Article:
A biologist, also known as a life scientist, is an expert in some aspect of the science of biology, the discipline dealing with the study of living organisms and their vital processes. Many focus their research on some particular type of organism or a certain biological process such as metabolism, disease or evolution.
Research within this field attempts to understand organisms at all levels: for example, how they reproduce; how new types of organisms arise in a natural setting and how they can be artificially bred; how they ingest and process food; their classification and relationship through descent; their behavior, geographic distribution, physical appearance, chemical composition, and metabolism; their macroscopic and microscopic structure. Scientists of this type also study such questions as the interactions of organisms, particularly with regard to how microorganisms cause human disease. To see a list of the major branches of this field, click here.
Most, but not all life scientists, have laboratories. Those who don't may be concerned with purely theoretical issues or they may conduct their research on computers. Others play a role in supervising or facilitating the activities of other scientists, or they may spend their time "in the field" making observations or collecting samples in a natural setting. Scientists of this last type often face primitive living conditions, harsh environments and/or strenuous physical labor.
Even those who do carry out their work indoors in a laboratory setting are commonly exposed to a wide variety of hazards such as infectious or otherwise dangerous organisms, toxic chemicals, and tissue-damaging radiation (in particular, x-rays, ultraviolet light, and radioactive isotopes).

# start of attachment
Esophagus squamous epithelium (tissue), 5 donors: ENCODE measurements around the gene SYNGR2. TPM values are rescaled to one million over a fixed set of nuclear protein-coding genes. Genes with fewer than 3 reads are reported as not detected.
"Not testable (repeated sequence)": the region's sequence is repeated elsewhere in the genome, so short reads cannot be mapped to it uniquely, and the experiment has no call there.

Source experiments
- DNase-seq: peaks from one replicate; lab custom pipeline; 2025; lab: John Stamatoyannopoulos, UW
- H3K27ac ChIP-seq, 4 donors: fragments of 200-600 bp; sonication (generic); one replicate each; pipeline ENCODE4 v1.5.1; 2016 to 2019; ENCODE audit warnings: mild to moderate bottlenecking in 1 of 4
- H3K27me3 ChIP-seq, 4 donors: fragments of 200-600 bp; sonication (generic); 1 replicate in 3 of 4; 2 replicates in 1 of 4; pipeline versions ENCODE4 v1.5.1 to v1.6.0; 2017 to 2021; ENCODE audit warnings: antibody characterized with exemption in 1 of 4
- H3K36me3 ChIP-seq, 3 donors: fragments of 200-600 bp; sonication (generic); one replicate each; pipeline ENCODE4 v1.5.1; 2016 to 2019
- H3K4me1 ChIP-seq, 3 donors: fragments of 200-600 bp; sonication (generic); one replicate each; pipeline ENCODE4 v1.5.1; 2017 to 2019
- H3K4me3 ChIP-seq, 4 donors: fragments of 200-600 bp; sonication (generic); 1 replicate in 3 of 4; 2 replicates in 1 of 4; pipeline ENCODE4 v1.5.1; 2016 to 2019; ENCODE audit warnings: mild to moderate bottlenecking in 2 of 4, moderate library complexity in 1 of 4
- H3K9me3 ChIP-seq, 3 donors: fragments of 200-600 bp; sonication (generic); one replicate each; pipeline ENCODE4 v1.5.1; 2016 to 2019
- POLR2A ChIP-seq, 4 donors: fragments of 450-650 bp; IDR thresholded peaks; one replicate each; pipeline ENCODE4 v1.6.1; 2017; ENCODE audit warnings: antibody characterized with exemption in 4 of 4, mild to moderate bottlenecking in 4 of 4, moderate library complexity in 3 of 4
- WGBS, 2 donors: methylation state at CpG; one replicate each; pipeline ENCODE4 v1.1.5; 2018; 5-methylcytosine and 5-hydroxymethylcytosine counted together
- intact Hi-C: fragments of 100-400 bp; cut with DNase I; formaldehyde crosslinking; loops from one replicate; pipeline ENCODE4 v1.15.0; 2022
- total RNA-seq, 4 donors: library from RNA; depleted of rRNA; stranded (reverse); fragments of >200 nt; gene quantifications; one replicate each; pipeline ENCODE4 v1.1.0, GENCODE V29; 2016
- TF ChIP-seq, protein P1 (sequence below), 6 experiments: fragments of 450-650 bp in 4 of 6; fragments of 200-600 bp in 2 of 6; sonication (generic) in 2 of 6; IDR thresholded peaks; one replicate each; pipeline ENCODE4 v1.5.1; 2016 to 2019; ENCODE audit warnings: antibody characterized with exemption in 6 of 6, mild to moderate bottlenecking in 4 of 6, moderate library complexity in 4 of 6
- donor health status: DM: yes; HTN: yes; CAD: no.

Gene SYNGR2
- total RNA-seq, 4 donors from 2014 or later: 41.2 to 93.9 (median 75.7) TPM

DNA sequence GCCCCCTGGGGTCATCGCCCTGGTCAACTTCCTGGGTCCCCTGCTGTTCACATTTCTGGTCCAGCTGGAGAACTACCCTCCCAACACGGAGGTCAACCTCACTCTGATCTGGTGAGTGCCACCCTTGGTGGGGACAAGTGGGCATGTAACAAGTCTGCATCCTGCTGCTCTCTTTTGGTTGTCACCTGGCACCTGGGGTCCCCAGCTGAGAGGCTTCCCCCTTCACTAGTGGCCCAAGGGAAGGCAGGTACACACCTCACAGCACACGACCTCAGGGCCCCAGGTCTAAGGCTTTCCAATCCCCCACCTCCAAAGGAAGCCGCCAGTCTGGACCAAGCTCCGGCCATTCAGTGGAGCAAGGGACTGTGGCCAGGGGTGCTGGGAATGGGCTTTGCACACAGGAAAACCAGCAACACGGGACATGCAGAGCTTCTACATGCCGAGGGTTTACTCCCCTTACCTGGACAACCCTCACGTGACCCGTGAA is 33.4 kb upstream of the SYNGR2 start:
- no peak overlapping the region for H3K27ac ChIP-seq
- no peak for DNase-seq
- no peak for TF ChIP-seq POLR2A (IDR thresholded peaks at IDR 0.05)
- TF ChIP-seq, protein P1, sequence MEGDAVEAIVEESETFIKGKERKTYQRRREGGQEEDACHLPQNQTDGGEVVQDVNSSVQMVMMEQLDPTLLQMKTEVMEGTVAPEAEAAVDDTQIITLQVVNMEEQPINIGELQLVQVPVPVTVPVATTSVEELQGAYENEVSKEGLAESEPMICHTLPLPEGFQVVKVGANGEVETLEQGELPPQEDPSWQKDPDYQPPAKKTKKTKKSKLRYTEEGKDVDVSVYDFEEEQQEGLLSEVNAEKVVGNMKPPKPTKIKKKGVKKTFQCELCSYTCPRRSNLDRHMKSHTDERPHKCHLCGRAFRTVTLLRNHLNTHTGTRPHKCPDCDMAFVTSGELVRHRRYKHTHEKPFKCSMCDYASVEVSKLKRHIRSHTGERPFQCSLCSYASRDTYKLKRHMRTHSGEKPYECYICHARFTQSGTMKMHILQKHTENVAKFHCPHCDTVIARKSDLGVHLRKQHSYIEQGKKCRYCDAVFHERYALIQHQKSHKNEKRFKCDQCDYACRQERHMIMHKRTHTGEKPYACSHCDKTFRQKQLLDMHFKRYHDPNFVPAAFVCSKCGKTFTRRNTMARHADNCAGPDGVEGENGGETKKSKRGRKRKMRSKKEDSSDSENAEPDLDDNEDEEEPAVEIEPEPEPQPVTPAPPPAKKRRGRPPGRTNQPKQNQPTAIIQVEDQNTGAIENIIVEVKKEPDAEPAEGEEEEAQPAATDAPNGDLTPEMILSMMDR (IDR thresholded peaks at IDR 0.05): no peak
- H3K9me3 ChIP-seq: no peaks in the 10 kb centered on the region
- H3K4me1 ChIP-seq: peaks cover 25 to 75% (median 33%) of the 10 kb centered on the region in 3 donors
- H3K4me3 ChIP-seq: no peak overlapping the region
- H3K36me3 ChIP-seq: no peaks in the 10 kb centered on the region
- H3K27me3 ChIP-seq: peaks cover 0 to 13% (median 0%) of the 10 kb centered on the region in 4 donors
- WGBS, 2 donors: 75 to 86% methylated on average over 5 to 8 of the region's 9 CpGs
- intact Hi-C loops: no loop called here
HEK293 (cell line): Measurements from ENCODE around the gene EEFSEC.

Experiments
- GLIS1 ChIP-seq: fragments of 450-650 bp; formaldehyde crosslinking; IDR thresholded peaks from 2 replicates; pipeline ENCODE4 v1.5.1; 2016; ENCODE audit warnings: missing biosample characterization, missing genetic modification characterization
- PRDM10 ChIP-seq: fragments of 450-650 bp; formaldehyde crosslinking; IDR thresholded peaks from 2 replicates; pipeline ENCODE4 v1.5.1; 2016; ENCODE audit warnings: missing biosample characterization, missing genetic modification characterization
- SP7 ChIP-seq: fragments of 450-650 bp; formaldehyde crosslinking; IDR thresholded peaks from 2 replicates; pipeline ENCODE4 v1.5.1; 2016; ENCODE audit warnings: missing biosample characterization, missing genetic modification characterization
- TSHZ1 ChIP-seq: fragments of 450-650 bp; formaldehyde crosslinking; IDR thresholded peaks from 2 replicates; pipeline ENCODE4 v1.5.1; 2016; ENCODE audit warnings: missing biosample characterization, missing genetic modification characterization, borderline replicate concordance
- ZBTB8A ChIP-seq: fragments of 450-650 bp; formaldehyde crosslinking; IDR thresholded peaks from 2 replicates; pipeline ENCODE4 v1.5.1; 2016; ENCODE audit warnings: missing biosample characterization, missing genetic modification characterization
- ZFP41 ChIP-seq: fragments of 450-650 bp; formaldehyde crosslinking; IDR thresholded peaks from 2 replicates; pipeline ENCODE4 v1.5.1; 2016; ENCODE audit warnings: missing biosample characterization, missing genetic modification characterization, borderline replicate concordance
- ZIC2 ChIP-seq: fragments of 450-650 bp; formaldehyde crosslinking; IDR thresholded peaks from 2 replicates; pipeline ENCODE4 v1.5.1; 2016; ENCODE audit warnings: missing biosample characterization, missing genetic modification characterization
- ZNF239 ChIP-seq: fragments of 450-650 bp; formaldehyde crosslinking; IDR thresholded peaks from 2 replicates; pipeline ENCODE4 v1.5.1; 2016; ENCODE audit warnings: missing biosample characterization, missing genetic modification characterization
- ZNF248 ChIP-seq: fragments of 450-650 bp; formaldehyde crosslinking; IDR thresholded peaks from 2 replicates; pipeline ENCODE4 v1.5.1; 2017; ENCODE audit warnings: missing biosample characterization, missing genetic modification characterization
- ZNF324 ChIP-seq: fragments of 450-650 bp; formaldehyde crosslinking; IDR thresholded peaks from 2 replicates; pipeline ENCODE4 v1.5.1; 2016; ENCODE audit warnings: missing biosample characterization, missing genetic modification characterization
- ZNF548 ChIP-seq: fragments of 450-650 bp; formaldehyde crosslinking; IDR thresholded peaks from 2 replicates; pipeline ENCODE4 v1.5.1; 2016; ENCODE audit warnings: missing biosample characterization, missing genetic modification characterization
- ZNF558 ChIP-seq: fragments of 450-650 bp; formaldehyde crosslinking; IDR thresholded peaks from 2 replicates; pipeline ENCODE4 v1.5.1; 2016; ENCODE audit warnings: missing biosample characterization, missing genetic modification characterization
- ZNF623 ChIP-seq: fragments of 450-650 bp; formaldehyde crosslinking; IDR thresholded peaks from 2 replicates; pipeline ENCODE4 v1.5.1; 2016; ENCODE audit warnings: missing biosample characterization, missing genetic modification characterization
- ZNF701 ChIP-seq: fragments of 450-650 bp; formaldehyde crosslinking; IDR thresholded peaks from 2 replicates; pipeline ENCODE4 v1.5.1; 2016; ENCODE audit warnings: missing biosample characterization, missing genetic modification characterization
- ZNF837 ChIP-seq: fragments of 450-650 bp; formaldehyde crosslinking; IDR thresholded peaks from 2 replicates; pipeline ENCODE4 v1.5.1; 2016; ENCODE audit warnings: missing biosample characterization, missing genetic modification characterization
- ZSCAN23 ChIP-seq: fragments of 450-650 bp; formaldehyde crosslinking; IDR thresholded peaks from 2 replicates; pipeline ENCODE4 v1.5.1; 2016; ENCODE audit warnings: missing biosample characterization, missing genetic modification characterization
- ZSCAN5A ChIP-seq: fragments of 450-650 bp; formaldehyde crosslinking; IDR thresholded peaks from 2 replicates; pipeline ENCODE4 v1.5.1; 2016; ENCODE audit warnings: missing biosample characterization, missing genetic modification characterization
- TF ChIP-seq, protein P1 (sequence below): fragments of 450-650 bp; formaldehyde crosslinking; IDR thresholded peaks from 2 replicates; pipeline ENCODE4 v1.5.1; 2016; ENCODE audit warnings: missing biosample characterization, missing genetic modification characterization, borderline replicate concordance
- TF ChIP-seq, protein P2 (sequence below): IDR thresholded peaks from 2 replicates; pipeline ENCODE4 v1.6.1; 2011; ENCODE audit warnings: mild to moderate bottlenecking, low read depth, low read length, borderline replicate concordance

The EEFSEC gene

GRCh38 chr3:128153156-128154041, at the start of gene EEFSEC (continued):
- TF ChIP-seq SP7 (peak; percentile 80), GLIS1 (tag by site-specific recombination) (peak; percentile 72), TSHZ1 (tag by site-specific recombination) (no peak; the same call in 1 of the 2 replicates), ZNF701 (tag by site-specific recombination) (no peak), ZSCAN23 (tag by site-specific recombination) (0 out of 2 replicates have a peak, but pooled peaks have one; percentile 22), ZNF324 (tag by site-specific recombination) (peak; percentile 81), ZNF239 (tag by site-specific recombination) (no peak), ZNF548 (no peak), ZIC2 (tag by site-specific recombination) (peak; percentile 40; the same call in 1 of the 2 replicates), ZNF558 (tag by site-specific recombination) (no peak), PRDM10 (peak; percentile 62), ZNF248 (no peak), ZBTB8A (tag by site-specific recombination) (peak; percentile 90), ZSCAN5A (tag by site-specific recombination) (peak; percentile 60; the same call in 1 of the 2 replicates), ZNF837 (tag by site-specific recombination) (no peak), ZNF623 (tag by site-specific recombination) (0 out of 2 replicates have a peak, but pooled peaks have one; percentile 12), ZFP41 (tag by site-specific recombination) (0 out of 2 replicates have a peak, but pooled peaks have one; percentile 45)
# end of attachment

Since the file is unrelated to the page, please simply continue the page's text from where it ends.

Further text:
Though biology departments for the most part run on a nine-to-five schedule, many projects require researchers to work odd hours, sometimes deep into the night keeping tabs on study organisms and experiments that won't wait till the morning after breakfast. That's why you see those lights on when you drive by a life sciences building in the wee hours of the morning. The sleep schedules of graduate students, especially, are driven by the demands of research.
But not all biologists are investigators. Actually, although it is widely supposed that all real scientists must conduct research, many professional life scientists do not in any way actively collect new information about natural phenomena. Many teach full-time and do no research whatsoever. Nor do many others, for example, school and university administrators, engage in research.
So if you're planning a career as a researcher in the life sciences, remember that it's not easy work. You'll need a real fascination with your work to carry you through.
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